LTAY

Social Safety Team

Since June 2022, UM has had a Social Safety team to help increase social safety. Katinka Bastin, confidential advisor within this team, tells more about their approach: "We deal with reports through individual intakes and give tailor-made advice, also to managers and supervisors. We monitor and report and contribute to raising awareness around social safety. This is done by advising and informing teams and managers, for example by giving presentations and workshops. We have been involved in bringing in-house the (mandatory) training courses for managers that will be offered by the Leadership Academy. Our team consists of a Concerns & Complaints Point coordinator, an ombudsperson and two confidential advisors. The coordinator and ombudsperson are independent and impartial. We confidential advisors always stand alongside the employee who confidentially files a complaint. Also important to mention is that the employee always remains in charge and we first investigate whether a problem can be solved small and informally or that submitting a formal complaint to the complaints committee does more justice to the person who filed the complaint. So our roles are different. But with all of us, confidentiality is guaranteed."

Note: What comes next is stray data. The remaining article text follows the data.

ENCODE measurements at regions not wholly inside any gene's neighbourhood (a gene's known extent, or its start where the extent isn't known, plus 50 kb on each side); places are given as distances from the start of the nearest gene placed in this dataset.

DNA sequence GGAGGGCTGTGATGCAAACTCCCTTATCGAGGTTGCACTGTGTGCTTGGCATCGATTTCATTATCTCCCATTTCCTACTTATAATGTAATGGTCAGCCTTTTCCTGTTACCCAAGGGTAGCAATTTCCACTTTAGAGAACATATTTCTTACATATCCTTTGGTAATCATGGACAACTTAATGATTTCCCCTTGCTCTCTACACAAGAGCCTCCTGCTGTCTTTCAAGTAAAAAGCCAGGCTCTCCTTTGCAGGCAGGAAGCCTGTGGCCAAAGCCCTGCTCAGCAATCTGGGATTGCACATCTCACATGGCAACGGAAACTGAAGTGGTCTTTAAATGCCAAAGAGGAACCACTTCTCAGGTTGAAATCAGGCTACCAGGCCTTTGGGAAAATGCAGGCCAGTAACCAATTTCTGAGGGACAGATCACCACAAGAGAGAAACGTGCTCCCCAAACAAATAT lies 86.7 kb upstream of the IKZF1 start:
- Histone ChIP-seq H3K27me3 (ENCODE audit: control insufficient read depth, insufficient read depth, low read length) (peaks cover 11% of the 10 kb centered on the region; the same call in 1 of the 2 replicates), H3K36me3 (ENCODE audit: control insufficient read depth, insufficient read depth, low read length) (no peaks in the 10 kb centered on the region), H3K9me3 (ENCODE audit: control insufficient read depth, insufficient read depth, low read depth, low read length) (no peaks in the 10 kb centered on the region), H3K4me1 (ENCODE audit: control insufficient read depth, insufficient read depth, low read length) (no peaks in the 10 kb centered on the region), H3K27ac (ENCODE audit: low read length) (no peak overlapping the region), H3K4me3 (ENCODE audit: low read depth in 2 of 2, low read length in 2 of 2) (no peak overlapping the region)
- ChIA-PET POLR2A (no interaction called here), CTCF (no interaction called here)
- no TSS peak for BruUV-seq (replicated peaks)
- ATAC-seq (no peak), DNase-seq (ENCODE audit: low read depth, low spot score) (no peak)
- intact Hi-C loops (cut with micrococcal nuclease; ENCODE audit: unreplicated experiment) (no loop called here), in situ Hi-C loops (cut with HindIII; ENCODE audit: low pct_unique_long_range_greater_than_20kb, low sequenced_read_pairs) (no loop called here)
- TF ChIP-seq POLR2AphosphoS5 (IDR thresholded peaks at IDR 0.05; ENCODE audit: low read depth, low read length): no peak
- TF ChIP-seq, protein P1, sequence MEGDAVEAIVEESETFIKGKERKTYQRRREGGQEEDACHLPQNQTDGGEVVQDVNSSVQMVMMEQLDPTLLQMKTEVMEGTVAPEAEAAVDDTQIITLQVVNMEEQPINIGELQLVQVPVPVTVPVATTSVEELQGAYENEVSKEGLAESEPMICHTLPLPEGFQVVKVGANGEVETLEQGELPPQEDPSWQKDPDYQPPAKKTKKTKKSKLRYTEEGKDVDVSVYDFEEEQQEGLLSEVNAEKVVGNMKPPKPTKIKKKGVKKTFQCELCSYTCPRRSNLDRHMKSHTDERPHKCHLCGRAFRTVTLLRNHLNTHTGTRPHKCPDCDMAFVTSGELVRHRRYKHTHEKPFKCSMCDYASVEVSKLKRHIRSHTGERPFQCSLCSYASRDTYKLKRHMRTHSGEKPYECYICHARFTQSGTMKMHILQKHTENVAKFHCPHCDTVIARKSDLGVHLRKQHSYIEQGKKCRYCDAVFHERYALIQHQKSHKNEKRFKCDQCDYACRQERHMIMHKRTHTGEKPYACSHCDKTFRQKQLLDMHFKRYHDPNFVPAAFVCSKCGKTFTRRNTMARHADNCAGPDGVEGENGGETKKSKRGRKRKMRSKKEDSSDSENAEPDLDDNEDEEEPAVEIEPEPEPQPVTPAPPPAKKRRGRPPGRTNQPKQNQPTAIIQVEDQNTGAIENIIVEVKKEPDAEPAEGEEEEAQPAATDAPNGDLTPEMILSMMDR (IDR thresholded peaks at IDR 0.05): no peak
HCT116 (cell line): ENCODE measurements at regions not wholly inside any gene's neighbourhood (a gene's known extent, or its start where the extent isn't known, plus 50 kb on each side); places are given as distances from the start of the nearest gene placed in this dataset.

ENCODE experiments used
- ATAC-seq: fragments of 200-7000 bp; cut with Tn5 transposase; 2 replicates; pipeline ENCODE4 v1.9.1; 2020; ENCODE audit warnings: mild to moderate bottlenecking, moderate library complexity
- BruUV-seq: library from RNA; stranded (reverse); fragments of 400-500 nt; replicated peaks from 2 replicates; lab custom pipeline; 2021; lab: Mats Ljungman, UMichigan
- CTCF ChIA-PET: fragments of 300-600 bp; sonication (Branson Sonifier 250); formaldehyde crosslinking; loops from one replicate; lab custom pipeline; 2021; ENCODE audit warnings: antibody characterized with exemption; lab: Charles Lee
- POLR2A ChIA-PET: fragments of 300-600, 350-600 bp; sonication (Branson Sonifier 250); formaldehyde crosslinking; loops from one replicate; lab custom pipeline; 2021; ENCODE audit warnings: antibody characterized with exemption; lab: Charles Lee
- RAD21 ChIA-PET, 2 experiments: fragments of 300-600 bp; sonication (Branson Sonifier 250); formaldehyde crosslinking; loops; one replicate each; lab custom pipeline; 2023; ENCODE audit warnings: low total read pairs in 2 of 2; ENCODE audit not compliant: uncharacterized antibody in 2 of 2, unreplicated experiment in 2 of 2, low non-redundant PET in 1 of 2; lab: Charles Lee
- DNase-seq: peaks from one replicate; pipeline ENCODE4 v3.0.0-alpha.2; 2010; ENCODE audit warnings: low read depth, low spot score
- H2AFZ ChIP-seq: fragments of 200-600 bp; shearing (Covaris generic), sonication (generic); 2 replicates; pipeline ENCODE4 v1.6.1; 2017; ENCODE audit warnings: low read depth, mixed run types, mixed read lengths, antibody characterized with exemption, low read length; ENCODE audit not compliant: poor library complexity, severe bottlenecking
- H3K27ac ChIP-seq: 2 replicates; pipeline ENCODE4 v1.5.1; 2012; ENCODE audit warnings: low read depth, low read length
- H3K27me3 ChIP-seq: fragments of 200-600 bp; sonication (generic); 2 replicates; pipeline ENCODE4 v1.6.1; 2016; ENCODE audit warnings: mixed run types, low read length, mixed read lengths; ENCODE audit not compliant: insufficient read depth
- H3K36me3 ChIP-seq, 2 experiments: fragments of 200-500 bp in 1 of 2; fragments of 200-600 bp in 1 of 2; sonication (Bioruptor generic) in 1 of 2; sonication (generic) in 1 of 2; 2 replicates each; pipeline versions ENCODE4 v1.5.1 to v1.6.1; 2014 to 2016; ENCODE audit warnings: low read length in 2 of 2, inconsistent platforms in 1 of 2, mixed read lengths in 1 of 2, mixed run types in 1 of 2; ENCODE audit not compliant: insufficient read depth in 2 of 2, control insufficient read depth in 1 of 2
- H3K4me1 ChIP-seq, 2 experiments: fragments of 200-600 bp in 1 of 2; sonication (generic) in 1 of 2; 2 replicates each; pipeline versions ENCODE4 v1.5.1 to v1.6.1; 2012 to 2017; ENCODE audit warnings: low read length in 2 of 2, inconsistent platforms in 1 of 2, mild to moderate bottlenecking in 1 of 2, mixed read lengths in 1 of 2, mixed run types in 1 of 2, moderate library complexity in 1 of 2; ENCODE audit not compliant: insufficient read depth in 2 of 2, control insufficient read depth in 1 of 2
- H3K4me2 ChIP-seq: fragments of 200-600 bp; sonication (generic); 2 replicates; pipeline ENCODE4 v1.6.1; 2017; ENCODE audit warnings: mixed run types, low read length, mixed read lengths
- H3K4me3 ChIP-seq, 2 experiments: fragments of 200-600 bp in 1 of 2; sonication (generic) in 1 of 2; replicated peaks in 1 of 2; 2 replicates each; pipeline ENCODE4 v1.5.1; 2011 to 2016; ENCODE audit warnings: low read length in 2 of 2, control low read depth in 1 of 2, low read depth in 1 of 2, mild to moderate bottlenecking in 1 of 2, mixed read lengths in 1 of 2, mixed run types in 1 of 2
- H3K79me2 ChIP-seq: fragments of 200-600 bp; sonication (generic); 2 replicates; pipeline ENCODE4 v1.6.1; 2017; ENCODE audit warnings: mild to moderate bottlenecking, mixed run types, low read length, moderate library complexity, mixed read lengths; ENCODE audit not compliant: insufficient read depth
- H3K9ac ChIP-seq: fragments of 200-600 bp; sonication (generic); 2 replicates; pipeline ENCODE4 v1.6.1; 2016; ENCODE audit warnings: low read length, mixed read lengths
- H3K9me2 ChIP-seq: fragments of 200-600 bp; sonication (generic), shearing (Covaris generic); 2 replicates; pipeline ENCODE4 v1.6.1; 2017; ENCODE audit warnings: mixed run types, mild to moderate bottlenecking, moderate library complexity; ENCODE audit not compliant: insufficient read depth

For which issues can you turn to the Social Safety Team? "In cases of undesirable behaviour, such as bullying, (sexually) transgressive behaviour, aggression and violence or discrimination. But also with conflicts in the workplace, the inability to work with someone and conflicts between managers and employees. Think also of integrity violations, such as theft, fraud, conflicts of interest and bribery. Our scope of work is thus very broad."

By: Margot Krijnen

Workshop peer-to-peer disclosure

In this interactive lecture, we delved into the significance of peer-to-peer disclosure and effective ways to support survivors of sexual violence. According to research, survivors of sexual violence tend to disclose their experiences to their peers. The session explored the reasons why disclosing such experiences can be intimidating and the different types of social reactions that can ensue. Some guidance was offered on how to prevent victim blaming and provide information about resources available at UM and externally. I hope students took away from the lecture how they can play a crucial role in creating a supportive and empathetic community.  

- Dr. Gesa Lange, Student counselor at University College Maastricht